This article is co-written by April Parker and Casey Durning.
The start of 2023 has seen several high-profile companies filing applications for trade marks in relation to NFTs, cryptocurrency and other virtual goods – a clear continuation of last year’s trend which saw NFT trade mark applications increase worldwide. The EUIPO alone witnessed an increase of over 300 new EU trade mark applications covering NFTs and virtual goods between February and October last year.
Different sectors seem to have embraced the concept of marketing in the metaverse at different times. Large sportswear brands such as Nike, Adidas, and Reebok took early strides into the ever-growing digital space, applying for NFT-related trade marks throughout last year, along with luxury retail outlets, Rolex, and BMW.
The increasing entrance of well-known brands into the metaverse sphere poses the question, what benefits does the metaverse offer for brands?
Firstly, digital goods can pose a new revenue stream for metaverse-savvy brands. Virtual sales in the metaverse will become easier for brands, since they can bypass the platform-centric marketing of the current internet, thus reclaiming ownership of their digital consumer relationships. Whilst the blockchain technology that the virtual economy operates on is a long way from being consumer friendly, it allows for near perfect visibility, since transactions are not authorised by the bank but essentially by the virtual community. This is where the value of NFTs lies.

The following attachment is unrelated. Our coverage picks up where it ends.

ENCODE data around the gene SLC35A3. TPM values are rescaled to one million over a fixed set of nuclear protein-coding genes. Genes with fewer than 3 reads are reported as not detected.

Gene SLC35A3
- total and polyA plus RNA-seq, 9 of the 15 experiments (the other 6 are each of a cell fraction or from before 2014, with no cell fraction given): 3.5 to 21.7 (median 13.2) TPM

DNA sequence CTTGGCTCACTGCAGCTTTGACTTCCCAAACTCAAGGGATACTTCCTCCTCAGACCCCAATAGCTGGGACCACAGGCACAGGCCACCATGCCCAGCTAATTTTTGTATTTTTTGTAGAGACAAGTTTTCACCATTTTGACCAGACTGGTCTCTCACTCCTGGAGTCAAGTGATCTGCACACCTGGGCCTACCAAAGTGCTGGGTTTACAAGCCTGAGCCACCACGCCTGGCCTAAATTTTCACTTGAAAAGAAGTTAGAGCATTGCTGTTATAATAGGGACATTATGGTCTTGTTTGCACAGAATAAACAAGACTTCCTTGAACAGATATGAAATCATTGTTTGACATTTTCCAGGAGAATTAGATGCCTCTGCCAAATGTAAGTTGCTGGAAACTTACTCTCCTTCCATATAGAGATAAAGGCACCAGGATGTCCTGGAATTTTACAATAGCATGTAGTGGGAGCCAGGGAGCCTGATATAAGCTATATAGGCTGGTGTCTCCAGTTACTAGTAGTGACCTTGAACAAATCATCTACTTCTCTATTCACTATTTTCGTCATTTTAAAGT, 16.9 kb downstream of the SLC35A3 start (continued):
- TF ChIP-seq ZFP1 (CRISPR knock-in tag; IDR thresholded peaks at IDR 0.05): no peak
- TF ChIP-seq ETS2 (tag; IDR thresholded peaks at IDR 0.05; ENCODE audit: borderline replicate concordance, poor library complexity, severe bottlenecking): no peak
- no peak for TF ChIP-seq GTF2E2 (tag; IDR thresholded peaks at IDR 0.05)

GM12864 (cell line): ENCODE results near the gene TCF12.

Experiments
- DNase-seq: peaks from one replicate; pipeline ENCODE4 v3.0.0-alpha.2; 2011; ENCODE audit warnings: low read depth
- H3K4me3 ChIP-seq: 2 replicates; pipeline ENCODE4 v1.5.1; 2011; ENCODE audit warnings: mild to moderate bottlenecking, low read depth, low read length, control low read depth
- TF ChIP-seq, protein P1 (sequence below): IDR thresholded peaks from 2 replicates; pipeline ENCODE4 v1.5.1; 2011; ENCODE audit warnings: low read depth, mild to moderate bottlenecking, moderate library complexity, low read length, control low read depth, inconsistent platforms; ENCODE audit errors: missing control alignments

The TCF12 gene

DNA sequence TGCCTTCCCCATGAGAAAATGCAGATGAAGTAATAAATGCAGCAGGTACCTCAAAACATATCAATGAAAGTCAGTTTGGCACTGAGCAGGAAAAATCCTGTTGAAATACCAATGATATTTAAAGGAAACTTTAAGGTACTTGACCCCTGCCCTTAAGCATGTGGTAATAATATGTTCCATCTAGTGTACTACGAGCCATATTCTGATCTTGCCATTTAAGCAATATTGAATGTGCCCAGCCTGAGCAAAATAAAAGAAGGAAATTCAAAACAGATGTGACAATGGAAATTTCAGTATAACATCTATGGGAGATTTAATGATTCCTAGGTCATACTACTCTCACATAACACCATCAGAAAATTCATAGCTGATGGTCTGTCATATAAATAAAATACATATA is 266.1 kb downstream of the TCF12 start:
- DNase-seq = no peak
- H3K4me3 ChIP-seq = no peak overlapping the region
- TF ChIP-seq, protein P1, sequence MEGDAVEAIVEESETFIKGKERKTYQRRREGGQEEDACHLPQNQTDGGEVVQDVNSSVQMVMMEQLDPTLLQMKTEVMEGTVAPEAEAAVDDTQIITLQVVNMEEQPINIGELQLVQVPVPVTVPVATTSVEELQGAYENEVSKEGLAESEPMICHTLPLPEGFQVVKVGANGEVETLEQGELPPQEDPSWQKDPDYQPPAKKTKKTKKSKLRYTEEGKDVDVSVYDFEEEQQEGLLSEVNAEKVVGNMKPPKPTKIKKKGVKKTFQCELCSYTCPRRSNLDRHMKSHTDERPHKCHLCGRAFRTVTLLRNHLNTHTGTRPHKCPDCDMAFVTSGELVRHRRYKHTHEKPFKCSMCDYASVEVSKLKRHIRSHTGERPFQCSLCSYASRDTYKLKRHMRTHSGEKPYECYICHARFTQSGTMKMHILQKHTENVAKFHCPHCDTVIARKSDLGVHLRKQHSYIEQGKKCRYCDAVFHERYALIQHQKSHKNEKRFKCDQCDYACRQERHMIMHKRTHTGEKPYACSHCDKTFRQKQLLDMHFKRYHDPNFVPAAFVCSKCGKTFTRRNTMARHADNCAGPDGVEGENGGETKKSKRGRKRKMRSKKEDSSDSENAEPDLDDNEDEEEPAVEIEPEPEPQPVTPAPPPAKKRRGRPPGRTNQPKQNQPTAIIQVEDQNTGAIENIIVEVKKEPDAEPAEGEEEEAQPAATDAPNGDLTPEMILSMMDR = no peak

Secondly, NFTs also allow brands to reach new target audiences. The metaverse provides unlimited possibilities for points of expression from brand to customer. As well as increasing virtual sales, increasing brand awareness virtually could encourage more real-world sales too. Some brands have taken a step further in uniting both worlds. For example, Nike’s ‘CryptoKicks’ initiative allows customers who have purchased a pair of Nike shoes to receive a digital version too, which appears in their own virtual locker.
However, jumping on the metaverse bandwagon also bears consequences. Some jurisdictions such as the US require applicants to prove use in order to register their NFT-related trade mark. Failing to do so means that the application could be lost. On the brighter side, however, this is not the case in the EU and UK, meaning brands who remain doubtful of the metaverse fully taking off can still file trade marks in these jurisdictions to be one step ahead, just in case.
NFTs are not for everyone. The move towards increasing corporate social responsibility means that brands with a particular focus on sustainability would need to tread carefully within the metaverse sphere, given the huge (and often underestimates) environmental impact of NFTs. For example, a single NFT of a GIF, for example, has a carbon footprint equivalent to an EU resident’s electricity usage for two months, due to the enormous cost of keeping the technology powering the metaverse running at all times. Ultimately, any sustainability-driven brands considering filing trade marks for NFTs this year will have to think long and hard before making a decision.
So, are NFT-related trade marks a risk worth taking?
Due to the ongoing technological advances and huge investment in the metaverse, it is likely that NFTs are here to stay. We are on the cusp of a shift which will see the internet used in a whole new way and many brands will want to act swiftly. As such, it’s safe to say that the number of NFT-related trade mark applications is likely to continue rising in 2023.